With Japan being the second largest music market in the world, it’s no surprise that there are many superb live houses dotted around the country. The capital in particular has some amazing places to watch gigs. Here’s a list of our favorite live music venues in Tokyo.
Aoyama Moon Romantic
Located in Minami Aoyama, Aoyama Moon Romantic is like a secret dreamy hideaway within walking distance from Omotesando. A wireframe gate leads visitors down a flight of stairs to the entrance of the music venue. As the name suggests, when you enter, the light illuminates a gorgeous moon backdrop on the stage and changes color during different sets. Aoyama Moon Romantic frequently hosts More Than Music live shows. Korean American singer-songwriter Sarah Kang also performed there.
Formerly known as Shibuya O-East, this venue changed its name to Spotify O-East two years ago after the famous music-streaming service struck a deal with the complex. Spotify O-East (stylized as Spotify O-EAST) is dedicated to delivering the best live entertainment. It became more high-tech after its big renovation and interior redesign last September. The venue also added a huge LED screen at the back of the stage, adding more pizzazz to the live performances.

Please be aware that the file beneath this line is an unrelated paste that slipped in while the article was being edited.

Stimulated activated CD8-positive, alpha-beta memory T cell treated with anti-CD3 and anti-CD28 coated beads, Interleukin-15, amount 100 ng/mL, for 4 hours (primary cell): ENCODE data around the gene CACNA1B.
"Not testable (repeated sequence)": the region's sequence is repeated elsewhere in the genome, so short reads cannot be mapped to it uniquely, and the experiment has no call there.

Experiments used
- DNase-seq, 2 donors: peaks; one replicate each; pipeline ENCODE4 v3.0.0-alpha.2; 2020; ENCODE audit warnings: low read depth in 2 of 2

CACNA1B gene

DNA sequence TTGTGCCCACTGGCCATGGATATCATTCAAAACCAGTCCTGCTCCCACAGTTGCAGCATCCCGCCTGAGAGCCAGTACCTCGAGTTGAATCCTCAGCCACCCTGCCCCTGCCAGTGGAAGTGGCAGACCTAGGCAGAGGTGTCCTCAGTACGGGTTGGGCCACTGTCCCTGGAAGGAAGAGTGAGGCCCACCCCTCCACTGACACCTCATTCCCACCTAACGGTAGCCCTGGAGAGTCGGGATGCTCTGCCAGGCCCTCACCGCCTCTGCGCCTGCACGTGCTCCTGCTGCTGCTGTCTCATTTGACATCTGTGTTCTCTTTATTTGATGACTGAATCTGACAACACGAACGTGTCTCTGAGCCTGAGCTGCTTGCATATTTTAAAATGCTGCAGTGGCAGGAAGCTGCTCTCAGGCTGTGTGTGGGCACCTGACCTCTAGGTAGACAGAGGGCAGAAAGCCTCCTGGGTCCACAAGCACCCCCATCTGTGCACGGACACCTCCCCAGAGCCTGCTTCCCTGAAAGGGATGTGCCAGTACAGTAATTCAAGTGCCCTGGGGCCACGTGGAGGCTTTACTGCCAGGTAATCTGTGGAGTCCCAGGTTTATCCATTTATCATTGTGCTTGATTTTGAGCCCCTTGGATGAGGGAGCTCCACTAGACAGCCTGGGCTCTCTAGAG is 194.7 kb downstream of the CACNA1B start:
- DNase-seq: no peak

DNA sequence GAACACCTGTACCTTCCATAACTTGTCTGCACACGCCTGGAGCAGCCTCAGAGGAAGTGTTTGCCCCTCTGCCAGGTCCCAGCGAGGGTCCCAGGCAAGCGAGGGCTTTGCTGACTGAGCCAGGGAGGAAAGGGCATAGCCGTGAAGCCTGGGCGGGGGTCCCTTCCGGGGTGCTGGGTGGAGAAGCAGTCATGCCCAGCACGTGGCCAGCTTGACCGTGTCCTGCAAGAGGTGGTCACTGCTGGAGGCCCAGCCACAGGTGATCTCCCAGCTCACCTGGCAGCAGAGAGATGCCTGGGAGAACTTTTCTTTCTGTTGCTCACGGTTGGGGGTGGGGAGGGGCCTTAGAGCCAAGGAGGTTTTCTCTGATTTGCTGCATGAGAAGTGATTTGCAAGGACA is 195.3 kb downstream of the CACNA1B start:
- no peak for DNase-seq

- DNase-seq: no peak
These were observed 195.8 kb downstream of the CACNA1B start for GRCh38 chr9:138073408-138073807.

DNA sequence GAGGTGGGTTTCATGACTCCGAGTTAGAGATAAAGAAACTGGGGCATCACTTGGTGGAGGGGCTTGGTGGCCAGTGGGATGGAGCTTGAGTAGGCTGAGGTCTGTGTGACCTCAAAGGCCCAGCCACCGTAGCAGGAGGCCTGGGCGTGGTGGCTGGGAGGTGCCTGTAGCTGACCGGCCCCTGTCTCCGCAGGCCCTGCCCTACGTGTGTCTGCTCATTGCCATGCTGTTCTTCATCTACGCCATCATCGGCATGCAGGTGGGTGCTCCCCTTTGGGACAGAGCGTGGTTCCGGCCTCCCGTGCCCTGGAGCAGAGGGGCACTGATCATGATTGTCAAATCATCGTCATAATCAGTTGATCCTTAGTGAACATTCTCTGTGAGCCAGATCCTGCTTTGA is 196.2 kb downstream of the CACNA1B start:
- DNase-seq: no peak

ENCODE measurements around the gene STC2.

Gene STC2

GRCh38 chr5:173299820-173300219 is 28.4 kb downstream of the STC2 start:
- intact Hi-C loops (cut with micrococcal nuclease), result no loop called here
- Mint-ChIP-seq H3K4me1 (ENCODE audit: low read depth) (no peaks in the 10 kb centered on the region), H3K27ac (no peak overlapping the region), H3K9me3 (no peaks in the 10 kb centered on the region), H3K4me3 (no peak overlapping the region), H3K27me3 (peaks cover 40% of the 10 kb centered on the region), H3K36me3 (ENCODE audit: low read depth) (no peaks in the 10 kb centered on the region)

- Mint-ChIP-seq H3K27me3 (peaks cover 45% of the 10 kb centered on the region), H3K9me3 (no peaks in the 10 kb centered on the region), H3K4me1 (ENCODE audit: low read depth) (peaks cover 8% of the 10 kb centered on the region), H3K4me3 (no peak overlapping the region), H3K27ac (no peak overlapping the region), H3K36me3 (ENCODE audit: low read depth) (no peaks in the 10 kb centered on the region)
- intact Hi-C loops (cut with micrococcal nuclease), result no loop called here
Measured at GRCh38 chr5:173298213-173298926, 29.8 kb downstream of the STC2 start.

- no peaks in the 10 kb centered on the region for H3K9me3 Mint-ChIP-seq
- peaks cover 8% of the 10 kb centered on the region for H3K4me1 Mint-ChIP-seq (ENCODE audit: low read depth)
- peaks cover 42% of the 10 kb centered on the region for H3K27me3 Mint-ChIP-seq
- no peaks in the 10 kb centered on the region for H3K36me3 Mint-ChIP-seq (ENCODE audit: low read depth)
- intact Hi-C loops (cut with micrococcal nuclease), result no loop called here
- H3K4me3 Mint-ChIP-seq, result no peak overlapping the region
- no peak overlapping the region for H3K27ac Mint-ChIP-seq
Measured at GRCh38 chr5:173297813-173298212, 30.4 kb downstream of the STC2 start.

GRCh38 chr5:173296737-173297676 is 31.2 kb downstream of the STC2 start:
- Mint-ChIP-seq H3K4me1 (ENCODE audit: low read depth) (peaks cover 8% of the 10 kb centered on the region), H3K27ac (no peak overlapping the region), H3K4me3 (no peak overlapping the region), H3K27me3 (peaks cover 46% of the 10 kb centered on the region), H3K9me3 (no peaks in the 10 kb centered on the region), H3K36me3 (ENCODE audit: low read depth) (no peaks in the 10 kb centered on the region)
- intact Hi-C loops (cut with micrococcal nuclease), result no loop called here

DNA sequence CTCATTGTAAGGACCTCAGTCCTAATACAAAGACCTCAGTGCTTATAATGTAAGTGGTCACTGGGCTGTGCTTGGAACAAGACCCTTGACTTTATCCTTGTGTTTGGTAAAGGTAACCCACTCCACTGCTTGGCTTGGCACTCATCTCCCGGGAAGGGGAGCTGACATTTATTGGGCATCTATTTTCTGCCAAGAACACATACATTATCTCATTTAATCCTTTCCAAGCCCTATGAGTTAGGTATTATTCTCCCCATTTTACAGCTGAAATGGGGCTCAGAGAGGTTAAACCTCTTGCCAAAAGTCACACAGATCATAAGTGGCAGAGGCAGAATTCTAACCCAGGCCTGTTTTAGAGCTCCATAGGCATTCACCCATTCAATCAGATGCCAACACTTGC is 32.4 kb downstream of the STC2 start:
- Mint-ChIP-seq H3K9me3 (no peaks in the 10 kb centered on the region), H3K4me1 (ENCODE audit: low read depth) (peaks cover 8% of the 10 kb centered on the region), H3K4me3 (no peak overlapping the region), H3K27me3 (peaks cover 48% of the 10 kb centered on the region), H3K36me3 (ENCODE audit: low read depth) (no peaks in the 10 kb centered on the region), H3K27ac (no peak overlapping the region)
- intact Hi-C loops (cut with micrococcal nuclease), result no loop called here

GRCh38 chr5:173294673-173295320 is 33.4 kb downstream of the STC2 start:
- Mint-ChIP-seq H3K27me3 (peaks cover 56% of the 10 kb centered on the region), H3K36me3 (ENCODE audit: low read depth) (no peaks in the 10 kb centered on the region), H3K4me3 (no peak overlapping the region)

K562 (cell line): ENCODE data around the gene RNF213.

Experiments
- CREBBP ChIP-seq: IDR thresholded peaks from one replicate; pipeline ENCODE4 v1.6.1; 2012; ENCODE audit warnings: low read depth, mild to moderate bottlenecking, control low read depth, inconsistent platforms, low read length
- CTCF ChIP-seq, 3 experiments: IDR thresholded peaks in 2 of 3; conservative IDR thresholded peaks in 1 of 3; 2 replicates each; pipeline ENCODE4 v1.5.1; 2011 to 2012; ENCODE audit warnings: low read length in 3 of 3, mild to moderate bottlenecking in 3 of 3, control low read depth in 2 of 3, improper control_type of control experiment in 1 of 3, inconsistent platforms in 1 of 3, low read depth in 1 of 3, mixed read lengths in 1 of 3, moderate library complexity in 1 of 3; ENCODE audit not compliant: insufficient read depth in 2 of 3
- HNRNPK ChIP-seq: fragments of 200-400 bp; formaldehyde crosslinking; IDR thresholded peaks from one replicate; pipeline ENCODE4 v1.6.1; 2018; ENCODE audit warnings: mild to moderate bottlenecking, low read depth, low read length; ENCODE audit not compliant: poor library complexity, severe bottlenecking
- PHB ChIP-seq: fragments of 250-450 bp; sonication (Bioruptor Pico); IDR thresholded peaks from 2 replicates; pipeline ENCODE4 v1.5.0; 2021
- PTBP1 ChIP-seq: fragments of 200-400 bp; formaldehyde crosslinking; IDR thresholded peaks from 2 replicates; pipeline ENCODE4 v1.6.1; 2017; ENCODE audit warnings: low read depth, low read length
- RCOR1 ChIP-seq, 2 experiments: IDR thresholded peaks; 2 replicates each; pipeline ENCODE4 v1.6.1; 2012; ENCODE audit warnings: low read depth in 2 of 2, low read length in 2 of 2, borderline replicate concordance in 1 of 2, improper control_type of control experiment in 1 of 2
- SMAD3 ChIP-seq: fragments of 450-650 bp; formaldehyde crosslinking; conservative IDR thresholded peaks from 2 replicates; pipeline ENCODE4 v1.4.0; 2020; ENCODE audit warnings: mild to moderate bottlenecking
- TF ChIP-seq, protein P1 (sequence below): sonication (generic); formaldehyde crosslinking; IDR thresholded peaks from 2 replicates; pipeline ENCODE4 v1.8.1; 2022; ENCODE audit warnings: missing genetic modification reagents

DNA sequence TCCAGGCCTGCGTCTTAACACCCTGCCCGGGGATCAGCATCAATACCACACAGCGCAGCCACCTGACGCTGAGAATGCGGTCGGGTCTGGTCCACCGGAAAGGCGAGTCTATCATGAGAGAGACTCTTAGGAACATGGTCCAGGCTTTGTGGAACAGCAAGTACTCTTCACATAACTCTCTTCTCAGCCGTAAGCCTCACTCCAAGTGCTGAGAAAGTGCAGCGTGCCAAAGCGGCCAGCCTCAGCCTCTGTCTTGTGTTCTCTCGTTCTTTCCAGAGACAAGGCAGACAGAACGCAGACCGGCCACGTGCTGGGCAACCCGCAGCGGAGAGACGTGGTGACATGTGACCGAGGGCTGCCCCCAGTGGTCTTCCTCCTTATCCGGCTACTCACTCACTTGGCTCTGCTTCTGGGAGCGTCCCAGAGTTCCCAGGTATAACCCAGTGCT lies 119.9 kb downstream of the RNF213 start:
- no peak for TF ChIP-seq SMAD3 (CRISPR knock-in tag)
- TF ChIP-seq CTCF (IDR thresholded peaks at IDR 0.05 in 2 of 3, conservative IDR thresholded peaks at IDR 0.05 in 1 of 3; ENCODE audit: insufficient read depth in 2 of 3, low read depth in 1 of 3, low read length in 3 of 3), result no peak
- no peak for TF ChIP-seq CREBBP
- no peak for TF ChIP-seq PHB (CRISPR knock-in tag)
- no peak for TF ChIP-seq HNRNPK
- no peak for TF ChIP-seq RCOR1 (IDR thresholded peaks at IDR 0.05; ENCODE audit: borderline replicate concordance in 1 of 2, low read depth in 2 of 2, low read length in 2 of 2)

Top Beat Club
Stationed in Ogikubo, Top Beat Club is a live music space, café and record shop all in one. As an underground live venue, it’s kind of reminiscent of the Cavern Club in Liverpool, England, due to its arched brick walls. Visitors can experience an authentic vintage sound. It not only utilizes standard equipment, but also rare vintage amps, drums, microphones and more to bring the best quality of live instrument sounds. Top Beat Club is the perfect place for retro music lovers and regularly hosts mainly rock and roll and rockabilly artists such as Johnny Pandora and The Neatbeats. The café is on the first floor with the record store on the second.
Only a few minutes away from Shimokitazawa station, Spread seems unassuming from the outside apart from its black and white neon sign on the gray walls. Created under the concept of an “experiment lab of music,” it’s an alternative space, bringing together artists from different generations and music genres. The interior of Spread is very dystopian with bold neon lights. It’s a great spot for discovering new Japanese underground bands and artists.